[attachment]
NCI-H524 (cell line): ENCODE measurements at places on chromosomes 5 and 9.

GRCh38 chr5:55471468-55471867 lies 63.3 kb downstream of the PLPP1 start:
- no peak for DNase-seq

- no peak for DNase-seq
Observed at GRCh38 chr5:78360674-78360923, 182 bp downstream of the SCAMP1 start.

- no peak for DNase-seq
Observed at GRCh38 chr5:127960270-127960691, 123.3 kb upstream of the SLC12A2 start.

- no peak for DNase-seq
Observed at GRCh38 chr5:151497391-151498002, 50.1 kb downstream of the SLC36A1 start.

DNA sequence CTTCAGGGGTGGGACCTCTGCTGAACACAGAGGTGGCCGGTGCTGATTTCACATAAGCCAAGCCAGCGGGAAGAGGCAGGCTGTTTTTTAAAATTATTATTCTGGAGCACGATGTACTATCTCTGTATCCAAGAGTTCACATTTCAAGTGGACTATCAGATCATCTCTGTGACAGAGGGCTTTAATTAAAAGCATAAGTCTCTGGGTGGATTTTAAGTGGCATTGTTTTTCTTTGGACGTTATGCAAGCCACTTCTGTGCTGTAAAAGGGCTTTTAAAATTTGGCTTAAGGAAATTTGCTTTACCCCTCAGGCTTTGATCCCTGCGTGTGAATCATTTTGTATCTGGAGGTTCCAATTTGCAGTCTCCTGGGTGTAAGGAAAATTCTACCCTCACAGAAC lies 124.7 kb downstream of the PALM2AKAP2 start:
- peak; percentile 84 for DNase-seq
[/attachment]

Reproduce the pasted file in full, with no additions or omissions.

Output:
NCI-H524 (cell line): ENCODE measurements at places on chromosomes 5 and 9.

GRCh38 chr5:55471468-55471867 lies 63.3 kb downstream of the PLPP1 start:
- no peak for DNase-seq

- no peak for DNase-seq
Observed at GRCh38 chr5:78360674-78360923, 182 bp downstream of the SCAMP1 start.

- no peak for DNase-seq
Observed at GRCh38 chr5:127960270-127960691, 123.3 kb upstream of the SLC12A2 start.

- no peak for DNase-seq
Observed at GRCh38 chr5:151497391-151498002, 50.1 kb downstream of the SLC36A1 start.

DNA sequence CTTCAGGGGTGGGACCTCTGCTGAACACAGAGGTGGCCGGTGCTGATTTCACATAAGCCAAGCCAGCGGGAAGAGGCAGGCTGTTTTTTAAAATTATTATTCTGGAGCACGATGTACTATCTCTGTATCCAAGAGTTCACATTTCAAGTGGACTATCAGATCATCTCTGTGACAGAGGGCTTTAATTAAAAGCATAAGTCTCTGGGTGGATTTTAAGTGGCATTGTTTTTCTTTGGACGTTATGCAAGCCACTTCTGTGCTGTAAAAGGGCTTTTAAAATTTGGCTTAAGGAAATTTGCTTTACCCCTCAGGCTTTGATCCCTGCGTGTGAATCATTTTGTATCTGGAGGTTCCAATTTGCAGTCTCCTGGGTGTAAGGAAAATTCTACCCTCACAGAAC lies 124.7 kb downstream of the PALM2AKAP2 start:
- peak; percentile 84 for DNase-seq